25% of banks provide stricter business credit terms
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Net 25% of Hungarian banks plan to tighten business lending conditions in the second and third quarters, according to a survey of loan officers conducted by the National Bank of Hungary (MNB), according to a report by the news wire MTI status.
Loan officers said the tightening would mainly involve higher spreads as well as higher self-funding and collateral rates amid an uncertain economic outlook and industry-specific issues.
The survey results show that demand for business credit remained stable in the first quarter, as the impact of rising interest rates was offset by companies’ increased need to finance their working capital. Looking ahead, 14% of loan officers anticipate a drop in demand for SME credit and a 17% drop in demand for long-term loans over the next six months.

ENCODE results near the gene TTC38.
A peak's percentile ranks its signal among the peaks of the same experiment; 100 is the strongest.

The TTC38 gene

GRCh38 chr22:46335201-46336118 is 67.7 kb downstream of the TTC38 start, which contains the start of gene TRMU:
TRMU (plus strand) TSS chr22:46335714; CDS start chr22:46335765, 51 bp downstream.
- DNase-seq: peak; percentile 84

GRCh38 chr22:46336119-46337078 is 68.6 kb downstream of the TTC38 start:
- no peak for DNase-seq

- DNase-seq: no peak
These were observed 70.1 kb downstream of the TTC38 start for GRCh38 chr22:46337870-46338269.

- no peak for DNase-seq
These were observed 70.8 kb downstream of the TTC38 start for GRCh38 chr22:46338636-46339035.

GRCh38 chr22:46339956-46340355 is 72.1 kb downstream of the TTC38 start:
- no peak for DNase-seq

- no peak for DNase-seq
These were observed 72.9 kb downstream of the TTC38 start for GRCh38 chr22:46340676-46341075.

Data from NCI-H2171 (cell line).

Net 36% of banks tightened terms for commercial real estate loans in the first quarter due to industry-specific issues and lower risk tolerance, and 29% foresee further tightening. A net 65% predict a tightening for residential projects as financing and construction costs rise and some government support approaches are phased out.
In the retail segment, lender terms for home loans remained unchanged in the first quarter, with nearly half of banks reporting lower spreads as the pass-through of higher funding costs was delayed. About the same proportion of loan officers expect spreads to increase in the second and third quarters.
Net 60% of loan officers said demand for home loans increased in the first quarter, supported by NBH’s Green Home program, but net 55% expected loan demand to decline in the second and third quarters.
Loan officers said demand for consumer loans was flat in the first quarter, but expected demand to decline over the next six months. Net 10% of banks tightened credit conditions in Q1 and net 45% expect a tightening in Q2 and Q3.
MNB on Friday released the results of the loan officer survey, conducted from April 1-20.
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